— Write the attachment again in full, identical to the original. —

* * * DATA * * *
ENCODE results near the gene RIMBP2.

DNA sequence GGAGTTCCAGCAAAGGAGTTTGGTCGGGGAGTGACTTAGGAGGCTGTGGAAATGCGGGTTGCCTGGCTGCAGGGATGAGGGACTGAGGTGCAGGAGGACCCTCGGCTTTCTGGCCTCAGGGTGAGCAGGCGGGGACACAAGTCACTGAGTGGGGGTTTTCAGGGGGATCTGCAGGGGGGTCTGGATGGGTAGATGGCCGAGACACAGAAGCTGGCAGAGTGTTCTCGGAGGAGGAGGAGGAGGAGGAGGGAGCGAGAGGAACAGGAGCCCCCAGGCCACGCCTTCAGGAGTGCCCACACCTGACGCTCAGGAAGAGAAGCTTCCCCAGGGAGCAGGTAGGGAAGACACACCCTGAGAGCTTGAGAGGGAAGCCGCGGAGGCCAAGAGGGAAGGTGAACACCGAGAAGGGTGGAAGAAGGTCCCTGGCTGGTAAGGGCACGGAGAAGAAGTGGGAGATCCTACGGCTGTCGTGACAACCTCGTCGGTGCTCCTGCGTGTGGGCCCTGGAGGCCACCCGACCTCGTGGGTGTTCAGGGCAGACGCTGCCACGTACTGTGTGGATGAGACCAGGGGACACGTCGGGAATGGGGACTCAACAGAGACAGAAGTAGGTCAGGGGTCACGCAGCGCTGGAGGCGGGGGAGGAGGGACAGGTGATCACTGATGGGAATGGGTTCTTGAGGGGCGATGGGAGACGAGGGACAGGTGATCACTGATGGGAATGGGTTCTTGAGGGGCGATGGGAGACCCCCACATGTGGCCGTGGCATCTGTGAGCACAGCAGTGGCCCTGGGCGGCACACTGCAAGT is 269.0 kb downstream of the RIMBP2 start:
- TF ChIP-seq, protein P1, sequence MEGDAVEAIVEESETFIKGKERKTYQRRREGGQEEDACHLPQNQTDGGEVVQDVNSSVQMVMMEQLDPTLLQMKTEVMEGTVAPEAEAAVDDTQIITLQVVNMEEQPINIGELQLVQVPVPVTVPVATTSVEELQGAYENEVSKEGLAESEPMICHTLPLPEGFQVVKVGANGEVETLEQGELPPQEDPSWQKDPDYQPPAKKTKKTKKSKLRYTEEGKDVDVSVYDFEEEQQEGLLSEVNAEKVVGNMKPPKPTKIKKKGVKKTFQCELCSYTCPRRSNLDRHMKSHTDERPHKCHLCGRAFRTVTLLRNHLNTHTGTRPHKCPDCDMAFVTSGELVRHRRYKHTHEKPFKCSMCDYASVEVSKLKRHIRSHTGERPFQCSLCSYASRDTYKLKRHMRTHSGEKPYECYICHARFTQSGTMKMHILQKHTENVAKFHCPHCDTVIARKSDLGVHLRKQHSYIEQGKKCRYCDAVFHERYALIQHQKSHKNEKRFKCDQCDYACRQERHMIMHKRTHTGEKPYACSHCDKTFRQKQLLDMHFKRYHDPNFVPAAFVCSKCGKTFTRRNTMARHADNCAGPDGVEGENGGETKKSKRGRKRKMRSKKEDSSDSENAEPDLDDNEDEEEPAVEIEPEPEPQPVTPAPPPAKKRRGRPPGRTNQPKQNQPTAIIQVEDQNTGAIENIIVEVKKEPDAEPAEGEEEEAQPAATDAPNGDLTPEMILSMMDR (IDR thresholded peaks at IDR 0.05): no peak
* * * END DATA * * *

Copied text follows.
ENCODE results near the gene RIMBP2.

DNA sequence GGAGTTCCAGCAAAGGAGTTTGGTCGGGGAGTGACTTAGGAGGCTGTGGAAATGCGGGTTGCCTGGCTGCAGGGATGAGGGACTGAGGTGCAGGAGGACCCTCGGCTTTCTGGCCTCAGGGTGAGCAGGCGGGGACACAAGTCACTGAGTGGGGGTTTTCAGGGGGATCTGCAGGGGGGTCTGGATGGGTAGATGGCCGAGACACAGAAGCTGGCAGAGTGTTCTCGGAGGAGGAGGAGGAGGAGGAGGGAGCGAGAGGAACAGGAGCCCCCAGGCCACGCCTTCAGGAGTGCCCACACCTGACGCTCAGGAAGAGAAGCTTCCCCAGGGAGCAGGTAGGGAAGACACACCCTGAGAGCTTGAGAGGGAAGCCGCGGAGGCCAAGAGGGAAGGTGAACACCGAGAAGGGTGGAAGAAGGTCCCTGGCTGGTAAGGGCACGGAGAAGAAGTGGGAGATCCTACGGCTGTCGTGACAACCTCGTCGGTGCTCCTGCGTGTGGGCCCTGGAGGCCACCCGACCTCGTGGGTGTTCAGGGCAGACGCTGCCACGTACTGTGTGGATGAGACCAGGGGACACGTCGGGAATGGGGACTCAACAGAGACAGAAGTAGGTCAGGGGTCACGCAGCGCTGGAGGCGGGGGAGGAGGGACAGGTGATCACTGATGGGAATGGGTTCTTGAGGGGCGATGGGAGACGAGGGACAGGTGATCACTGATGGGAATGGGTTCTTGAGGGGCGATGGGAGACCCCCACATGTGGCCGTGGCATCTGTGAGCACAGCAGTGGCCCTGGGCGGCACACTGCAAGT is 269.0 kb downstream of the RIMBP2 start:
- TF ChIP-seq, protein P1, sequence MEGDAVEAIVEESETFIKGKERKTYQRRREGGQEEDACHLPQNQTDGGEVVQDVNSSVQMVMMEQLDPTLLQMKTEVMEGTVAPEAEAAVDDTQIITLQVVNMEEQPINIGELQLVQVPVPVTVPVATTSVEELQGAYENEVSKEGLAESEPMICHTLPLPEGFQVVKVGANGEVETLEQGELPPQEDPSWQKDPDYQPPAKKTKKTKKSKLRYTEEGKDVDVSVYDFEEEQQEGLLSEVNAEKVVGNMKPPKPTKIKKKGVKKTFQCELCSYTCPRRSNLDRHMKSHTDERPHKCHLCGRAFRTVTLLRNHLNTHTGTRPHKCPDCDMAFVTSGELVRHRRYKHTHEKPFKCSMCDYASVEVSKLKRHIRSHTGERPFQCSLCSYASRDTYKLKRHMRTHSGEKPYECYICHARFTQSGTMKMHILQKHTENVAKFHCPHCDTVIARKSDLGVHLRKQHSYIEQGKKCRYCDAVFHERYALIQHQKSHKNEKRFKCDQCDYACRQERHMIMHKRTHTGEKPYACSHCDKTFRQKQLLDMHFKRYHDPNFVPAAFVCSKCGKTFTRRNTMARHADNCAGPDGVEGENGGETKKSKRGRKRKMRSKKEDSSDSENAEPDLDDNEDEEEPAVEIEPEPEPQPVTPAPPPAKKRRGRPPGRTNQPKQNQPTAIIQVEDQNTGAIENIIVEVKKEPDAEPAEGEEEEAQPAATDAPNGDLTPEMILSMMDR (IDR thresholded peaks at IDR 0.05): no peak